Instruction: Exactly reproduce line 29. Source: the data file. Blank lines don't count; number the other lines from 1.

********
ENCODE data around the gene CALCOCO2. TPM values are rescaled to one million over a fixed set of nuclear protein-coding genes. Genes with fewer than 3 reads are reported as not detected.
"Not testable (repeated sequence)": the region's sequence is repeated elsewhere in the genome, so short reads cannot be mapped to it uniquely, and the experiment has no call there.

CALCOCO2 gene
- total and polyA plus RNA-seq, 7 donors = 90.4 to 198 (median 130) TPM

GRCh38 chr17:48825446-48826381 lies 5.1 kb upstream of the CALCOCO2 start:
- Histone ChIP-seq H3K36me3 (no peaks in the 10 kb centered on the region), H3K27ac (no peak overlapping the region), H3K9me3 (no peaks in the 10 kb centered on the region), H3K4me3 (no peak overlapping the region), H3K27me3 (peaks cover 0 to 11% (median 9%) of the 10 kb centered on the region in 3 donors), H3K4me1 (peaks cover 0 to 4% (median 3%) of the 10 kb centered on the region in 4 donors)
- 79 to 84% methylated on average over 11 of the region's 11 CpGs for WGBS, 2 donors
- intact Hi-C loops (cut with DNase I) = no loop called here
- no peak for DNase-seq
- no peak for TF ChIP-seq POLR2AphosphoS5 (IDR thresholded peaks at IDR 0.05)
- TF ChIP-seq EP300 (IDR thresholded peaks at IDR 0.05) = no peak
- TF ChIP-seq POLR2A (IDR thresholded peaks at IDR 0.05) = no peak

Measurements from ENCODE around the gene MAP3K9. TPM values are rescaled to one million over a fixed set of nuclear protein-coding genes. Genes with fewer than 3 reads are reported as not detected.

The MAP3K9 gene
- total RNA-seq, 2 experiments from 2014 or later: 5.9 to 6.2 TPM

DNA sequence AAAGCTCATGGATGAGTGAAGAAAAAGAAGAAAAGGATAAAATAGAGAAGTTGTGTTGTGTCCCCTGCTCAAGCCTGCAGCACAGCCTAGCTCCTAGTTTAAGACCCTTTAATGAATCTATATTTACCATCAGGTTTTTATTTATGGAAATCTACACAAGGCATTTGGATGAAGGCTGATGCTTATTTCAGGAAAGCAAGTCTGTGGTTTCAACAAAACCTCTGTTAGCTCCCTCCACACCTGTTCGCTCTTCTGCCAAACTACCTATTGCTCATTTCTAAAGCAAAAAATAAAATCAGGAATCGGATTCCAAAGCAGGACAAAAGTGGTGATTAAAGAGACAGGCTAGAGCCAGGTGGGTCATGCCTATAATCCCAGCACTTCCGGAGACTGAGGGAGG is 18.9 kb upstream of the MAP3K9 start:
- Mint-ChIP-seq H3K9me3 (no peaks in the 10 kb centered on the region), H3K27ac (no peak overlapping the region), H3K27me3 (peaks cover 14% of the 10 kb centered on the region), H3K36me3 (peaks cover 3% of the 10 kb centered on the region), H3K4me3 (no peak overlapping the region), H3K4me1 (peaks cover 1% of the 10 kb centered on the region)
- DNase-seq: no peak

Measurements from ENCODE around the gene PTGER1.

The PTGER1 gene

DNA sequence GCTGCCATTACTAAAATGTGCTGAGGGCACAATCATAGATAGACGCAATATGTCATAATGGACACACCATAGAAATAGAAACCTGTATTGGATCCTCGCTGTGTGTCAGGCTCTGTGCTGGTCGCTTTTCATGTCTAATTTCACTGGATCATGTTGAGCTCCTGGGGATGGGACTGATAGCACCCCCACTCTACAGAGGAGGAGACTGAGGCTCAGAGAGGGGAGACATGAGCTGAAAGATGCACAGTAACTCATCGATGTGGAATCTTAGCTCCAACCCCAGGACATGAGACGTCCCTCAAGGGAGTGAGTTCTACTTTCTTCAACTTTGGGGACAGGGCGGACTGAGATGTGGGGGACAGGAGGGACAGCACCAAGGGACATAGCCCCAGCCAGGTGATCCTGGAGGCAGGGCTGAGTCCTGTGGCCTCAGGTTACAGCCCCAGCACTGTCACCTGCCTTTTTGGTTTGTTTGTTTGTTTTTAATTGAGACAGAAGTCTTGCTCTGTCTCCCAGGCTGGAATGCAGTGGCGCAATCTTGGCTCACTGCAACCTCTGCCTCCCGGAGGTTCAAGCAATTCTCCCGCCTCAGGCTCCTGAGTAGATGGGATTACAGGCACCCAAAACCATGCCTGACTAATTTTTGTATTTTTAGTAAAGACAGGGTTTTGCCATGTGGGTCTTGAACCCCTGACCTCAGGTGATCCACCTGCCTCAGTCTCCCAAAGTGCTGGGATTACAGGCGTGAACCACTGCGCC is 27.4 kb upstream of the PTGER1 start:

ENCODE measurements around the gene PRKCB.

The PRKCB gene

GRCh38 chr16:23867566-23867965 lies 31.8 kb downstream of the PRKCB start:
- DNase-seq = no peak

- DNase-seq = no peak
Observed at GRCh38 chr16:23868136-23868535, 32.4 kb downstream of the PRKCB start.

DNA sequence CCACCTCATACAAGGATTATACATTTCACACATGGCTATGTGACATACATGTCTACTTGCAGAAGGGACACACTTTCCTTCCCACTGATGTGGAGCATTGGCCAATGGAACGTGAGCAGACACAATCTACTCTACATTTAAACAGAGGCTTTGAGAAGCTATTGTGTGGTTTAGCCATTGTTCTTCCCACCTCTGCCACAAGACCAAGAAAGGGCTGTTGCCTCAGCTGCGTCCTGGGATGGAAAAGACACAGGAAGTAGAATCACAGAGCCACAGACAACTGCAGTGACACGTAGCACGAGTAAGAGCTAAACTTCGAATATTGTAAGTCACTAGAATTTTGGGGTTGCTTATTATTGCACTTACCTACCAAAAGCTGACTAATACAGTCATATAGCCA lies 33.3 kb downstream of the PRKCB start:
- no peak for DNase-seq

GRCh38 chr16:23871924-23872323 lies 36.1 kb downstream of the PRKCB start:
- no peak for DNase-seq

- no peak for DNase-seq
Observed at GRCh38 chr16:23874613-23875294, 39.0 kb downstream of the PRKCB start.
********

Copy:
- no peak for DNase-seq